7 May 2015
From Bamenda to Ekok (Nigerian Border) with Ease. My recent experience.
The people who had the practical taste of this road some years back will remember it for the way the road tortured them and not in the context I am about to write. Many passed through the road without knowing the beauty surrounding it because their minds were focused on when they will ever reach their destination. The situation on this road then was akin to life in the Stone Age. That is now history.
The difference between 2006 and 2015: Just like emerging from the Stone Age.
Now when you take off from Bamenda, you can relax while your car cruises on a smooth road and enjoy the tantalizing beauty of the grass field area with its endless hills. The beauty is enhanced esp. on a clear sunny day during the rainy season when nature reveals the secret beauty of greenery.
As you approach Batibo which lies on the boundary between the Savannah region and the forest region, you start noticing a mixed type of vegetation with grassy hills sandwiched between forests. After Batibo, you have a steep meandering descend to Widikum which marks the real beginning of the forest zone coupled with its hotter climate.
The accessibility offered by the new road has encouraged hundreds of people to open large farms in the forested area between Widikum and Mamfe particularly in the area called Kendem. The forest is being eliminated to make way for farms of Palm, plantains etc.
I could not resist the temptation to pack the car and walk on the bridge over River Manyu . The river below the bridge is now a shadow of the river I saw some 25 years ago. I think I will not be wrong if I guess that this giant river has lost at least 60% of the volume I knew then.
We got to Mamfe later in the morning and visited the river port which used to serve as the main commercial liaison between the then West Cameroon and Nigeria. Today, you can find mostly smaller boats that ferry people and goods to remote riverside communities and Nigeria. Others are involved in the illicit but lucrative business of moving petroleum products across borders of the two countries.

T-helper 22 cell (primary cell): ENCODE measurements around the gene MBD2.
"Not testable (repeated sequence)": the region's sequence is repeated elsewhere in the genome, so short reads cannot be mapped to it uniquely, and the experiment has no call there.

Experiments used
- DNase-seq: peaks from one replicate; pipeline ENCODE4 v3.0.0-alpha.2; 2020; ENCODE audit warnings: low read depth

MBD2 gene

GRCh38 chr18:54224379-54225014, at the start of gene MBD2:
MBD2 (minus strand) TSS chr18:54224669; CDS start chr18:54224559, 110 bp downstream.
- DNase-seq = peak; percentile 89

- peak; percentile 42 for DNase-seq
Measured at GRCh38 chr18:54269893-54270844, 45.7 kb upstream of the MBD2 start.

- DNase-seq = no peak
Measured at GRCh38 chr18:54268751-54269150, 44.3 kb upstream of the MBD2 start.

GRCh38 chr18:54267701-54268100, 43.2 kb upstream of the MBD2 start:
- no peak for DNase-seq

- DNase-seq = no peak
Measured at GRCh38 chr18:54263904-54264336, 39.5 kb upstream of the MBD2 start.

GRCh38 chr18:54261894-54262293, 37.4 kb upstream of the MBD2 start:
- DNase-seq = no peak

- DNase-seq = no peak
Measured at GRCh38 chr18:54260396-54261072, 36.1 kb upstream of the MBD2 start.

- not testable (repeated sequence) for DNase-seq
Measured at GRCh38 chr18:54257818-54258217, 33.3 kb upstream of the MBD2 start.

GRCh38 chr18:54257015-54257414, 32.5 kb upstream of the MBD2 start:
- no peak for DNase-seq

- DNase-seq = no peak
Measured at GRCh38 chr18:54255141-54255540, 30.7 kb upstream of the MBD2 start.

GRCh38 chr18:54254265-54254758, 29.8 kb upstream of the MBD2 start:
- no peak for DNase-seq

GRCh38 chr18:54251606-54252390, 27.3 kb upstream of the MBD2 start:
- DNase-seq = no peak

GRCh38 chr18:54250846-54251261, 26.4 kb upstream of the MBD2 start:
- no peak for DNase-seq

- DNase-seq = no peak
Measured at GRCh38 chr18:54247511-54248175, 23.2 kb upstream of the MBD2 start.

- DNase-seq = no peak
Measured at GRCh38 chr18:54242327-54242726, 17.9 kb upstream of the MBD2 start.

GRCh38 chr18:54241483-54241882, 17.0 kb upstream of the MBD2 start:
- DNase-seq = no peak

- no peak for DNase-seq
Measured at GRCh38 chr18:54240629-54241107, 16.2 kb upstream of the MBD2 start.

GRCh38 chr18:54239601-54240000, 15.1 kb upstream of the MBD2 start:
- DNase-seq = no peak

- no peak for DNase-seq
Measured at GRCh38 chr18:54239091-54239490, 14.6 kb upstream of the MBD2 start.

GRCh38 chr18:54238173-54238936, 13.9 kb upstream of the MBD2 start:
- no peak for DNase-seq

Mamfe is resurrecting from where it was buried over three decades ago from inaccessible roads to the two cities of Kumba and Bamenda. Mamfe will occupy her real place when ongoing work on the other artery (Kumba-Mamfe road) ends.
We took off from Mamfe shortly before mid day for Ekok. The driving was enjoyable as this road has fewer bends than the one from Bamenda to Mamfe. We stopped at the bridge at Akwen (near Eyumonjock) and went down to the riverside to enjoy the beautiful scenery. We passed through Eyumonjock without noticing as the new road veered off the town. While I was expecting to see Eyumonjock, I instead saw a sign welcoming us to Ekok.
By the time we were visiting, the land border between Cameroon and Nigeria remain officially closed. The border was closed during the ebola scare. I can only guess that it still remains closed due perhaps to security concerns. Whatever the case, we Africans are used to crossing closed frontiers.
On our way back, we branched into Eyumonjock and visited Lake Ejagham. It is one beautiful lake that remains hidden in this part of the country.
The Bamenda- Ekok road that used to be a nightmare to travelers is now a road to drive and have leisure and fun.
Related Cameroon Travel Stories
Visit to Lake Nyos & Other Lakes http://www.njeitimah-outlook.com/articles/article/2076041/161214.htm
Visit to the North Region http://www.njeitimah-outlook.com/articles/article/2076041/176077.htm
Njei Moses Timah